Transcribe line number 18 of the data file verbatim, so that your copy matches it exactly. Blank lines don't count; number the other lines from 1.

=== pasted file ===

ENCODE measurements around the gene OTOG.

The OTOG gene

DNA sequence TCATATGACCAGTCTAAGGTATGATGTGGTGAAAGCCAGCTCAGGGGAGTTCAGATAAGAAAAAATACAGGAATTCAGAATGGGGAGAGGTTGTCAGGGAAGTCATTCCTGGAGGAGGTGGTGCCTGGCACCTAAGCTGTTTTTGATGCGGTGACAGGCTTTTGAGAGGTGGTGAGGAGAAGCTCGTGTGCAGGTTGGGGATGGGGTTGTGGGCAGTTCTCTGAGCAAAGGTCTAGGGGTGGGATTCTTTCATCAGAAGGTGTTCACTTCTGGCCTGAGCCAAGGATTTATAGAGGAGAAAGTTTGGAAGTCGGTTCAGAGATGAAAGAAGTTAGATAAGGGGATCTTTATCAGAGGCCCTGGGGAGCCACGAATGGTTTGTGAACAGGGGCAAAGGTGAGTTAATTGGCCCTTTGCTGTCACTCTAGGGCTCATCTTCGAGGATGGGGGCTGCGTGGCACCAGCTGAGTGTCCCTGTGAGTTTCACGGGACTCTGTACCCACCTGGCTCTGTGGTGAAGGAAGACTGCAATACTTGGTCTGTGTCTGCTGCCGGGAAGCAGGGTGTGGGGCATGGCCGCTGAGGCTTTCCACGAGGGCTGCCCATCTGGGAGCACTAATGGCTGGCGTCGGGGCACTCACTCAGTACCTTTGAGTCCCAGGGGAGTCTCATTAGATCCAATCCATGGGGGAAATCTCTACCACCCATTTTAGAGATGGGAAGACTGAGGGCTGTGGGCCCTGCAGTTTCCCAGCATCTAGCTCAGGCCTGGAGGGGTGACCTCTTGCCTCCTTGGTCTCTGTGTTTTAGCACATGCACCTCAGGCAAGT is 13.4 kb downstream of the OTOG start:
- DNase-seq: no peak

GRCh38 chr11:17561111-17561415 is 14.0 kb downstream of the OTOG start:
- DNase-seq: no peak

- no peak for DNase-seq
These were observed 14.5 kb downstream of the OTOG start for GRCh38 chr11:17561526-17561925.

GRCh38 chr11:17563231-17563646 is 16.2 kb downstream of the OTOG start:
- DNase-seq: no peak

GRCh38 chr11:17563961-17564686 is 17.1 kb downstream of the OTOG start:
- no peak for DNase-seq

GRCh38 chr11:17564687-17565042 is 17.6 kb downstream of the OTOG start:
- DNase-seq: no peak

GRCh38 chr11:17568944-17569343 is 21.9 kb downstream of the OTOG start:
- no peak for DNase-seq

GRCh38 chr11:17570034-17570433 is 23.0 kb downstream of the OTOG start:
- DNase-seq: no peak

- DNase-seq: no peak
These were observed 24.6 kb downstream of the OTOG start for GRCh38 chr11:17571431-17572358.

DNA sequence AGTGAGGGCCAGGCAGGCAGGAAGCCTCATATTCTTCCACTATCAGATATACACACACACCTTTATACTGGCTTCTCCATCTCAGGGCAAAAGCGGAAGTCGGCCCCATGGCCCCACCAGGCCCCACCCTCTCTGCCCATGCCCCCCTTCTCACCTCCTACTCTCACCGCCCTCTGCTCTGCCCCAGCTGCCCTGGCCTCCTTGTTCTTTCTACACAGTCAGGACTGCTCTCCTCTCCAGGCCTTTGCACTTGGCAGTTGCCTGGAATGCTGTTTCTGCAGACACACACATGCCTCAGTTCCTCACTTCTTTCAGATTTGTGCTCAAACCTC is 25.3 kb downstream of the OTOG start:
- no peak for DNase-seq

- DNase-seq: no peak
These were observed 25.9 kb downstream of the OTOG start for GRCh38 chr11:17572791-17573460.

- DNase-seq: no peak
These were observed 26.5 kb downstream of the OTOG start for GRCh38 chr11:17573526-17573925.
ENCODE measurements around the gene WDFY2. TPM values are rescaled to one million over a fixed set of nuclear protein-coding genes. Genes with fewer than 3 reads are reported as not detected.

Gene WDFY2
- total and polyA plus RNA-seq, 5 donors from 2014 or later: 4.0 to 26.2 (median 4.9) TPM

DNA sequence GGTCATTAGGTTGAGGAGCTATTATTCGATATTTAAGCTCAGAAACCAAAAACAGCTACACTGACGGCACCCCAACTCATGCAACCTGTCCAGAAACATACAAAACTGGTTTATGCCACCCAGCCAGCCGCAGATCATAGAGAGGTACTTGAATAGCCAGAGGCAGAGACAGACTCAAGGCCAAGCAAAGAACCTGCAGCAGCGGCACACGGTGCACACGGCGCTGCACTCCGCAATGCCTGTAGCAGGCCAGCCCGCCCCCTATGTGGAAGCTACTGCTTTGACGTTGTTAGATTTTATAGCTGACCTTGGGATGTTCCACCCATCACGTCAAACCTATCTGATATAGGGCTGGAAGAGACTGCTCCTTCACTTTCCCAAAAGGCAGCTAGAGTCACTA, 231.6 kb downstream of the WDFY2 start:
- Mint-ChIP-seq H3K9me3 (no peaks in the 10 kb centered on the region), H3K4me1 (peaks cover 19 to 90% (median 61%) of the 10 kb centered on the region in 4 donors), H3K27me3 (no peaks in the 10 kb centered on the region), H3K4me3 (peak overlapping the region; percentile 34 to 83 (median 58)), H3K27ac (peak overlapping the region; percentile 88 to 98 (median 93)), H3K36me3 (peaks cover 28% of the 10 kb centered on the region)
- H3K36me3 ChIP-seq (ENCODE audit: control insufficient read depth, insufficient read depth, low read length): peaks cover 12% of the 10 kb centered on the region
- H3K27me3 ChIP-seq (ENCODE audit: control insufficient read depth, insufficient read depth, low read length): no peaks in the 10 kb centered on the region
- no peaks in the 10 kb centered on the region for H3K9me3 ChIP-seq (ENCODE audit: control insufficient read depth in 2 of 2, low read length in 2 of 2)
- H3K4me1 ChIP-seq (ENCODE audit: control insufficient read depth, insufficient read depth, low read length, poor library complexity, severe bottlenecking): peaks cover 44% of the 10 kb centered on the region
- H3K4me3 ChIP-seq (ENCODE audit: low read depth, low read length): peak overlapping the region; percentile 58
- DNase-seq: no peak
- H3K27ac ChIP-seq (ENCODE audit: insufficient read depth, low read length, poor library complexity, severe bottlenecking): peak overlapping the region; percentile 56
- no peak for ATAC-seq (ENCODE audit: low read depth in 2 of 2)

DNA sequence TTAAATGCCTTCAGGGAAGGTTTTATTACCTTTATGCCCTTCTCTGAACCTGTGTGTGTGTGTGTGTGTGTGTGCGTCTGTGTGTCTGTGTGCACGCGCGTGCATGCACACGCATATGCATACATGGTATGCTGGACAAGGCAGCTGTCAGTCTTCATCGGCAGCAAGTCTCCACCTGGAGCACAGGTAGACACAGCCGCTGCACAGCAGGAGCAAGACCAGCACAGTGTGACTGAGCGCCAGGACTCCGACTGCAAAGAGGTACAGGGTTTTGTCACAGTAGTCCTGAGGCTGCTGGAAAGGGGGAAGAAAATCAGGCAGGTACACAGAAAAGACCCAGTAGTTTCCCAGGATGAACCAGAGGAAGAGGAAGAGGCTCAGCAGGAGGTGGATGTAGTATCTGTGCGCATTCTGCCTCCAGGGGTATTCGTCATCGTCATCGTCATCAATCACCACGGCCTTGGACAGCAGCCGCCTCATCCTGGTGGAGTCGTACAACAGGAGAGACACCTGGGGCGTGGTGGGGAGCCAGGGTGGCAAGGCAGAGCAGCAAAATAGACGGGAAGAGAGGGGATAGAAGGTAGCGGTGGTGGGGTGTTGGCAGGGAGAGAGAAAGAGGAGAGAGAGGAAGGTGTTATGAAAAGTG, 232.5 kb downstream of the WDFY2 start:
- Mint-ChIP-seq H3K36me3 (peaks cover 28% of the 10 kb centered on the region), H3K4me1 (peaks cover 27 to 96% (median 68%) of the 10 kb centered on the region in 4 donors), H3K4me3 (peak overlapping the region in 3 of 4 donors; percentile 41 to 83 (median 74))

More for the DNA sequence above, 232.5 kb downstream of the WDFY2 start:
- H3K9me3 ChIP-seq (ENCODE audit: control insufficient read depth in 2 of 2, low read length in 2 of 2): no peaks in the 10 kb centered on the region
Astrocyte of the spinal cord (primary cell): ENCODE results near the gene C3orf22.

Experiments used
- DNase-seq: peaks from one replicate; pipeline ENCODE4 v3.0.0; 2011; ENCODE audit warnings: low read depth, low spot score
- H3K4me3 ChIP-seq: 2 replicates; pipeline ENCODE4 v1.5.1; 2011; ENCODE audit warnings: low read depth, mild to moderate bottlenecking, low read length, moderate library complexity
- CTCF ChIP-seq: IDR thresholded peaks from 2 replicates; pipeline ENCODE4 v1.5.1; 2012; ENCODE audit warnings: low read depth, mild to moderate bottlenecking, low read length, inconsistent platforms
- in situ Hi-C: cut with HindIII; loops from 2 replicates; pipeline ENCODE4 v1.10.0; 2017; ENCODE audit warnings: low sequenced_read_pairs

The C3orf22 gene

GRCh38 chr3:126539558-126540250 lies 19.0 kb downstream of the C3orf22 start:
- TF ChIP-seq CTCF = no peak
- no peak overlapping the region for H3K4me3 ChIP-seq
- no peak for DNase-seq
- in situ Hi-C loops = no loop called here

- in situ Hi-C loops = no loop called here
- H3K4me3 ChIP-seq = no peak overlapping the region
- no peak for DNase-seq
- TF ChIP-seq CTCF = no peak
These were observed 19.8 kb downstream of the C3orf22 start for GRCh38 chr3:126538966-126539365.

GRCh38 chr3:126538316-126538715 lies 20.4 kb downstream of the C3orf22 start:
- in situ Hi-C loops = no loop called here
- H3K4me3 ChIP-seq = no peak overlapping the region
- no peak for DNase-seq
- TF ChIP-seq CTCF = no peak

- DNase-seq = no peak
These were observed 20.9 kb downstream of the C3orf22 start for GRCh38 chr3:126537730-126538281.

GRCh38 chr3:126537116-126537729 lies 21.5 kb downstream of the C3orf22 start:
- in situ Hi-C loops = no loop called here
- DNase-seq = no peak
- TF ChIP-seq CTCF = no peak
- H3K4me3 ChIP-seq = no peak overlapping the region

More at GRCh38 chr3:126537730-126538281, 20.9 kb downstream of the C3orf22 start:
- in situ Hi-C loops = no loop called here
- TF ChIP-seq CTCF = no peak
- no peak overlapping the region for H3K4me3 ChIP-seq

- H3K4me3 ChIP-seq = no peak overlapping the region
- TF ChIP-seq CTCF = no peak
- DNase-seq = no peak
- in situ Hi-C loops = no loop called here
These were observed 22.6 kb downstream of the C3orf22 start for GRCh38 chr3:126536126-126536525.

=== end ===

- DNase-seq: no peak